As you may have picked up from facebook posts and Twitter activity (yes I'm now tweeting), Westcott House hosted a visit from the principal creators of the acclaimed BBC2 comedy, Rev.
Tom Hollander and James Wood had been to Westcott before to talk with some of the people here before writing the second series of the show, and they were persuaded to return to spend some time with the students. Last week, the appointed time came, and they packed out the Westcott lecture room as they told us about the evolution of the show, and took questions from a bunch of eager ordinands.
As the nominated techie in the House I was able to record the session, but I'm not yet sure about what we can do with the audio. If and when it goes public, I'll make sure I post a link to the page on this blog.
The session was really interesting. Both Hollander and Wood are sympathetic and knowledgeable when it comes to the church. It was clear from what they said that they didn't set out to create a particular kind of show with stereotyped caricatures (like Dibley or Fr. Ted). Instead, they sought to try to portray real characters, and to let the humour remain gentle and authentic. We were told that the majority of jokes came straight from the mouths of the many clerical consultants they spoke to, rather than the writing team.
One interesting aspect of the questions that came from the floor was that we seemed to be interested in their opinions about the church, and what we might do differently. I think this was on the basis that they are articulate and critical whilst being sympathetic to the church and its people. This line of questioning was interesting in itself, but their answers were interesting too. They spoke of the tension between preserving the mystery and beauty of the church's traditions and making the liturgy accessible to newcomers. It was a very intelligent discussion!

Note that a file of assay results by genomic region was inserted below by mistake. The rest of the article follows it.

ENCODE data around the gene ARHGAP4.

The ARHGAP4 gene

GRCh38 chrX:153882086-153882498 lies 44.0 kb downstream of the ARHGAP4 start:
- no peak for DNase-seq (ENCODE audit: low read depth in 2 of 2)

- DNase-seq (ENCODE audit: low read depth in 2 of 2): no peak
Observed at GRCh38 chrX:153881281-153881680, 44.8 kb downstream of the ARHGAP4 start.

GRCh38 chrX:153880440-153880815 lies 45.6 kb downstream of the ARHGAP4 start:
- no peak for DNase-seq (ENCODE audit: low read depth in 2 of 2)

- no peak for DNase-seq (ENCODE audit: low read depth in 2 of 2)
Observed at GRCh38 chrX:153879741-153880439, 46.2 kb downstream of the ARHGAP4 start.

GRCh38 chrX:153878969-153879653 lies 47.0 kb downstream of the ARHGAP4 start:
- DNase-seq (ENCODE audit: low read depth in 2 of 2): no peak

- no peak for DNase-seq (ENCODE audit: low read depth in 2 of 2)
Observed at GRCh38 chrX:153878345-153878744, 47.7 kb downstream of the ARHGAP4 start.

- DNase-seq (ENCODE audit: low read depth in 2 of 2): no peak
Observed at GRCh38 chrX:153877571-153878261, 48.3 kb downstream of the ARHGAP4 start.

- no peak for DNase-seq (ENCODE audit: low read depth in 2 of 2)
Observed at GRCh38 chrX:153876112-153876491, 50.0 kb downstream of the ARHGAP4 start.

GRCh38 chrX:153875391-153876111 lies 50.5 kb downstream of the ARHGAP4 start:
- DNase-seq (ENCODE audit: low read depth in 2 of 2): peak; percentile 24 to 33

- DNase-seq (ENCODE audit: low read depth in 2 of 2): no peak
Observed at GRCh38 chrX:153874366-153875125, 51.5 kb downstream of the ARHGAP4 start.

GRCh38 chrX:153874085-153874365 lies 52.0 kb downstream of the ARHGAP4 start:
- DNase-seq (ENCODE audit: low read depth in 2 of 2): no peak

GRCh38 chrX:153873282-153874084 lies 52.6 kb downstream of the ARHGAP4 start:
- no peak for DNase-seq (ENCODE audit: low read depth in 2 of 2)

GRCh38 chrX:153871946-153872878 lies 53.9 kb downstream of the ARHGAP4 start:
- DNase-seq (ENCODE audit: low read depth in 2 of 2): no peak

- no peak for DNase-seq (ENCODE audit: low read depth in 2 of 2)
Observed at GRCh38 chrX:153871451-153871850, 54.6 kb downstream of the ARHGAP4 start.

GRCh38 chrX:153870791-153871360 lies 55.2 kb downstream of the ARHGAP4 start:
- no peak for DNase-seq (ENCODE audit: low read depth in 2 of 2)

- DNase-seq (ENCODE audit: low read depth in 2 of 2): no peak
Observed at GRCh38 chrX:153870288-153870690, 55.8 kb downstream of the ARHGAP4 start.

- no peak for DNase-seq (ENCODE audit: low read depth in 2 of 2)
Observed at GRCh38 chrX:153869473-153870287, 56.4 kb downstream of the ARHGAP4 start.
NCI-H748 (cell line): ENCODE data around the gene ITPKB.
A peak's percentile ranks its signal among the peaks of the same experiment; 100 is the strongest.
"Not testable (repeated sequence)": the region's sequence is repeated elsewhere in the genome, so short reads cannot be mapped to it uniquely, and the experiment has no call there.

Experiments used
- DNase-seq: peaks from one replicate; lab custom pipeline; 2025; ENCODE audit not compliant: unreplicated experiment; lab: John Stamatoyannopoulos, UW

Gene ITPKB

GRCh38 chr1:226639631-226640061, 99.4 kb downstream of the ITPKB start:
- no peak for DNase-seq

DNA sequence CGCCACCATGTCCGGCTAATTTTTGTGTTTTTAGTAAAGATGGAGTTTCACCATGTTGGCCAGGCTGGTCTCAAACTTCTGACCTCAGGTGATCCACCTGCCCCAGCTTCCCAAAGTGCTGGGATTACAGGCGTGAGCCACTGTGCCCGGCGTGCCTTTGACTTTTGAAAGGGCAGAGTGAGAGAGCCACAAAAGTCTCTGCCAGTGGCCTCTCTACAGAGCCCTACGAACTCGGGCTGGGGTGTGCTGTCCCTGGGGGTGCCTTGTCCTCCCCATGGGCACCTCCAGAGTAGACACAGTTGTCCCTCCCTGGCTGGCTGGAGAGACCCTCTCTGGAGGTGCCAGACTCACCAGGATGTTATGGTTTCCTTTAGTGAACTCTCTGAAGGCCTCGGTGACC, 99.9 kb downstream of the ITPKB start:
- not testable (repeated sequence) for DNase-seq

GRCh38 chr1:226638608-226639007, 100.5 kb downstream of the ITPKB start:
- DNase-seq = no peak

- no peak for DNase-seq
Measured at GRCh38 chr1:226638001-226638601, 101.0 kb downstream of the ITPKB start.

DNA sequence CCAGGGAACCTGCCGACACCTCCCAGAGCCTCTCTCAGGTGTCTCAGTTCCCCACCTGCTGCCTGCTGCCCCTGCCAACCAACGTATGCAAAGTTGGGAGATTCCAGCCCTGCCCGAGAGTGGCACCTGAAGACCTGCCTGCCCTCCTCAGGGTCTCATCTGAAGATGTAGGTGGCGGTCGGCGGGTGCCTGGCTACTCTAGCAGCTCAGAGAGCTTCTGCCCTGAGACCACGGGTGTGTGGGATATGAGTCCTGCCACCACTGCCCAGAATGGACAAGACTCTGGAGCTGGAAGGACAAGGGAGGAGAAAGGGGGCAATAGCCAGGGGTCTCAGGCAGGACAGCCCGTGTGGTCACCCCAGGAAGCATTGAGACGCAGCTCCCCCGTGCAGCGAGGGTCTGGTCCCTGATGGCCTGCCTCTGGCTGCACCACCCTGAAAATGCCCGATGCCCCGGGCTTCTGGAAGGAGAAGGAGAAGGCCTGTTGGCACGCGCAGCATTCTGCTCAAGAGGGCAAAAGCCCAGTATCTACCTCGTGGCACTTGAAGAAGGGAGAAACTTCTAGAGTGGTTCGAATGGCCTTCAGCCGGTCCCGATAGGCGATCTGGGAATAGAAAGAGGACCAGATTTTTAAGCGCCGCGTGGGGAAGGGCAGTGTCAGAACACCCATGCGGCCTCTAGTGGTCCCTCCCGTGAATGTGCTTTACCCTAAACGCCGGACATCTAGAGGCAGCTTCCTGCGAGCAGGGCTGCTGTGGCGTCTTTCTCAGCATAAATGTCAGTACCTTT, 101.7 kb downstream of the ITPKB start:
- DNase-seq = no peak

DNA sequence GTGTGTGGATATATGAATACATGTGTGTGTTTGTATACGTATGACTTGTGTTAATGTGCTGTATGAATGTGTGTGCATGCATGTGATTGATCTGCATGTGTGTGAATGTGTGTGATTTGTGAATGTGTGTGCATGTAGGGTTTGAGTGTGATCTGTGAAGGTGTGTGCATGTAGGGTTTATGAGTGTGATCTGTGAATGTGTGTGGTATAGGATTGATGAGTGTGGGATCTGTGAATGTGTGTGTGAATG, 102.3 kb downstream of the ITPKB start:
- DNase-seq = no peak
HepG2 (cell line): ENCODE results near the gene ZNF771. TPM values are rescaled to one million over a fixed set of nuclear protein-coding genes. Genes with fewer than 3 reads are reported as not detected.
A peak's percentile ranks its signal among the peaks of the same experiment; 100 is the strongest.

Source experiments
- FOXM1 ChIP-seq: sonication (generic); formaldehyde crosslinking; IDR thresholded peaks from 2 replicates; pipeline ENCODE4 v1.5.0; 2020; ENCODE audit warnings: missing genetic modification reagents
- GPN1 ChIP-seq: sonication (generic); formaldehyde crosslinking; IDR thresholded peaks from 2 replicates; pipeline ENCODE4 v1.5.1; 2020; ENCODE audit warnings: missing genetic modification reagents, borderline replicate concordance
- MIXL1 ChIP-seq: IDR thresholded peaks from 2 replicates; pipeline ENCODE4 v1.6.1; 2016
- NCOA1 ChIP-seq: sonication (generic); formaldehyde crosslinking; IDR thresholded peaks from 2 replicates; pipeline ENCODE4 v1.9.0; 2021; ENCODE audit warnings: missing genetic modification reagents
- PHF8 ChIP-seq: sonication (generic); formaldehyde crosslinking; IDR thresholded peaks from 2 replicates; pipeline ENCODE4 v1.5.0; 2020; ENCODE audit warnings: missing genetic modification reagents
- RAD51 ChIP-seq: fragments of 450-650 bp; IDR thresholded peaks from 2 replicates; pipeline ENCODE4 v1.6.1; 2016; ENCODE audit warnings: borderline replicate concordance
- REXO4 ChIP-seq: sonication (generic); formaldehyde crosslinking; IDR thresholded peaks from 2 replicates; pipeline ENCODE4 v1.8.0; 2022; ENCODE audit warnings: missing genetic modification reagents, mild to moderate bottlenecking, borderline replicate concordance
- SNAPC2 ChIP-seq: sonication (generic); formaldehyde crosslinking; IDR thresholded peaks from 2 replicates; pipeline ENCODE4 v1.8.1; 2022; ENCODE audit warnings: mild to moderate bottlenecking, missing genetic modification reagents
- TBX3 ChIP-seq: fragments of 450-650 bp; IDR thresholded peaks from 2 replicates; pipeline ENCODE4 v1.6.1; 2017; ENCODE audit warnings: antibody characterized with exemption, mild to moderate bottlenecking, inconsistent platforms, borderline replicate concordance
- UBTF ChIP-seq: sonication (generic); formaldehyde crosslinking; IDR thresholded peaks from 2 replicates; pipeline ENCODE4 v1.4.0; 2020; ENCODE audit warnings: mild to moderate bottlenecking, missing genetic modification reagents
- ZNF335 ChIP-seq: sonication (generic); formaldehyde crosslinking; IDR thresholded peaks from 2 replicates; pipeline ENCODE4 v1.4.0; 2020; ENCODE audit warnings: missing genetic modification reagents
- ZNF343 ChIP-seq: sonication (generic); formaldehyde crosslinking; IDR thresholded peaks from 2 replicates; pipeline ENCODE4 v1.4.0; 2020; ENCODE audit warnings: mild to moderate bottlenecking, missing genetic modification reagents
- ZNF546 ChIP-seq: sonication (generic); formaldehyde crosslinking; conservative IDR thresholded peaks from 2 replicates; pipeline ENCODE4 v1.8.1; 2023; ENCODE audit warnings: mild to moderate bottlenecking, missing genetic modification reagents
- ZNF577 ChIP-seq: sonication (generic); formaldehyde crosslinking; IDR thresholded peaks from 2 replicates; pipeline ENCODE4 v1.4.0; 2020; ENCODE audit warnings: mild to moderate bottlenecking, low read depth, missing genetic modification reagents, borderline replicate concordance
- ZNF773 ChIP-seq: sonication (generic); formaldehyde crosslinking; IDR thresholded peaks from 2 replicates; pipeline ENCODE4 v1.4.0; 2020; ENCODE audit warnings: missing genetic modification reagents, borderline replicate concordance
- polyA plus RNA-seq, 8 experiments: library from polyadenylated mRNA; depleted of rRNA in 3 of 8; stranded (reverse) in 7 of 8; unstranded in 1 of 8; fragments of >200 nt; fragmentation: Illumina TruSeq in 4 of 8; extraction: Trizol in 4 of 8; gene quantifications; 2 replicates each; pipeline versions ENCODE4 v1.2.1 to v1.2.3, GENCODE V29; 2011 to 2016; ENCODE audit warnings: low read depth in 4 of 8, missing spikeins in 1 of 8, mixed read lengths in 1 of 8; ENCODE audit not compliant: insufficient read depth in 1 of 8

My question to the pair revealed my interest in film and media. I asked what other TV had inspired them in their creation of Rev. We had heard much about what they didn't want to do (Dibley, Fr. Ted etc), but we hadn't heard which influences did find their way into the show. The most interesting answer to my question (which caused a small pause and some head-scratching) was from James Wood. He cited an American show called Nurse Jackie, which I've never seen. I will now seek it out.
We also heard that the DVD of the first season will probably be available after the second season has aired. They didn't know why, but I suspect it's a marketing decision to ensure a bigger sales impact when they release it. Anyhow, you can buy it on iTunes if you're desperate to see it.
The main thing I took away from the session was an increased admiration for the team of creators. Whether you like the show or not, you have to appreciate the effort and skill they put in to researching the show. Like many others, I am looking forward to the next season, and to finding out what intelligence they have managed to glean from their visits to Westcott House.
Now I really need to do some work on my Greek before classes start tomorrow.